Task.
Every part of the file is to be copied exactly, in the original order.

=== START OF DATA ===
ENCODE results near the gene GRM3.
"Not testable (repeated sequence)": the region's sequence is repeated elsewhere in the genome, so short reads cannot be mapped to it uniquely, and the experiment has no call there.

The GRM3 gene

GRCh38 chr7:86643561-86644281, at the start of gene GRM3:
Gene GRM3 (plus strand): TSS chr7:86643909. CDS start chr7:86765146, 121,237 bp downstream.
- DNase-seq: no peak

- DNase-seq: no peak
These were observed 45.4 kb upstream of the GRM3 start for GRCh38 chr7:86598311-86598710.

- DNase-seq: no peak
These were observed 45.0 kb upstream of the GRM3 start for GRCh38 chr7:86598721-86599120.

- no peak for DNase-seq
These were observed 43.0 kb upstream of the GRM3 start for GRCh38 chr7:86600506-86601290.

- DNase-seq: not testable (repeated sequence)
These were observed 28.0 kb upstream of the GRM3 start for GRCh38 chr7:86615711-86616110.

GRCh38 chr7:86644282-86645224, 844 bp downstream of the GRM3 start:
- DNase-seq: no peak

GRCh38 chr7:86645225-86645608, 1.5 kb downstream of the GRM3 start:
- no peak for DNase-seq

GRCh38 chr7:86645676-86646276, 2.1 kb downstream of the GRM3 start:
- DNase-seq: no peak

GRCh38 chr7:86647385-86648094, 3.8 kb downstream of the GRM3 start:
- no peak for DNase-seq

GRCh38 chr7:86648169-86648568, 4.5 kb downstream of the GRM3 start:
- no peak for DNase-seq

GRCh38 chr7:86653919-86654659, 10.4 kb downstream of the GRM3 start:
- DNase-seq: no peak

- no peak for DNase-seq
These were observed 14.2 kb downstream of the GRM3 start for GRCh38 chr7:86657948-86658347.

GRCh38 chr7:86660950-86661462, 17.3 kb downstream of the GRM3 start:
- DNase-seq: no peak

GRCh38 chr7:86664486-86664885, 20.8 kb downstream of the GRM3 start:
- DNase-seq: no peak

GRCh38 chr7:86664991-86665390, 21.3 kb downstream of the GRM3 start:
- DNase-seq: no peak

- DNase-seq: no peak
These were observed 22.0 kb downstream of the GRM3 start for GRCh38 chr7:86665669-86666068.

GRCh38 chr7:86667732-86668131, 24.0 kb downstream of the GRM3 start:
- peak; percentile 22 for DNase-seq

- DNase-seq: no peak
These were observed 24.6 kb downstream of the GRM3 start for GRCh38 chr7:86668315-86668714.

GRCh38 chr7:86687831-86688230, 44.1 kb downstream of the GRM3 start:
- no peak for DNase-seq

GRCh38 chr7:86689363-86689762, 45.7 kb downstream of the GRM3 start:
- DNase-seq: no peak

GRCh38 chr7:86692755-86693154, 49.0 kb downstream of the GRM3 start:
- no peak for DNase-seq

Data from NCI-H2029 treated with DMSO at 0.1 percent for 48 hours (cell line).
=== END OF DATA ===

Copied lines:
ENCODE results near the gene GRM3.
"Not testable (repeated sequence)": the region's sequence is repeated elsewhere in the genome, so short reads cannot be mapped to it uniquely, and the experiment has no call there.

The GRM3 gene

GRCh38 chr7:86643561-86644281, at the start of gene GRM3:
Gene GRM3 (plus strand): TSS chr7:86643909. CDS start chr7:86765146, 121,237 bp downstream.
- DNase-seq: no peak

- DNase-seq: no peak
These were observed 45.4 kb upstream of the GRM3 start for GRCh38 chr7:86598311-86598710.

- DNase-seq: no peak
These were observed 45.0 kb upstream of the GRM3 start for GRCh38 chr7:86598721-86599120.

- no peak for DNase-seq
These were observed 43.0 kb upstream of the GRM3 start for GRCh38 chr7:86600506-86601290.

- DNase-seq: not testable (repeated sequence)
These were observed 28.0 kb upstream of the GRM3 start for GRCh38 chr7:86615711-86616110.

GRCh38 chr7:86644282-86645224, 844 bp downstream of the GRM3 start:
- DNase-seq: no peak

GRCh38 chr7:86645225-86645608, 1.5 kb downstream of the GRM3 start:
- no peak for DNase-seq

GRCh38 chr7:86645676-86646276, 2.1 kb downstream of the GRM3 start:
- DNase-seq: no peak

GRCh38 chr7:86647385-86648094, 3.8 kb downstream of the GRM3 start:
- no peak for DNase-seq

GRCh38 chr7:86648169-86648568, 4.5 kb downstream of the GRM3 start:
- no peak for DNase-seq

GRCh38 chr7:86653919-86654659, 10.4 kb downstream of the GRM3 start:
- DNase-seq: no peak

- no peak for DNase-seq
These were observed 14.2 kb downstream of the GRM3 start for GRCh38 chr7:86657948-86658347.

GRCh38 chr7:86660950-86661462, 17.3 kb downstream of the GRM3 start:
- DNase-seq: no peak

GRCh38 chr7:86664486-86664885, 20.8 kb downstream of the GRM3 start:
- DNase-seq: no peak

GRCh38 chr7:86664991-86665390, 21.3 kb downstream of the GRM3 start:
- DNase-seq: no peak

- DNase-seq: no peak
These were observed 22.0 kb downstream of the GRM3 start for GRCh38 chr7:86665669-86666068.

GRCh38 chr7:86667732-86668131, 24.0 kb downstream of the GRM3 start:
- peak; percentile 22 for DNase-seq

- DNase-seq: no peak
These were observed 24.6 kb downstream of the GRM3 start for GRCh38 chr7:86668315-86668714.

GRCh38 chr7:86687831-86688230, 44.1 kb downstream of the GRM3 start:
- no peak for DNase-seq

GRCh38 chr7:86689363-86689762, 45.7 kb downstream of the GRM3 start:
- DNase-seq: no peak

GRCh38 chr7:86692755-86693154, 49.0 kb downstream of the GRM3 start:
- no peak for DNase-seq

Data from NCI-H2029 treated with DMSO at 0.1 percent for 48 hours (cell line).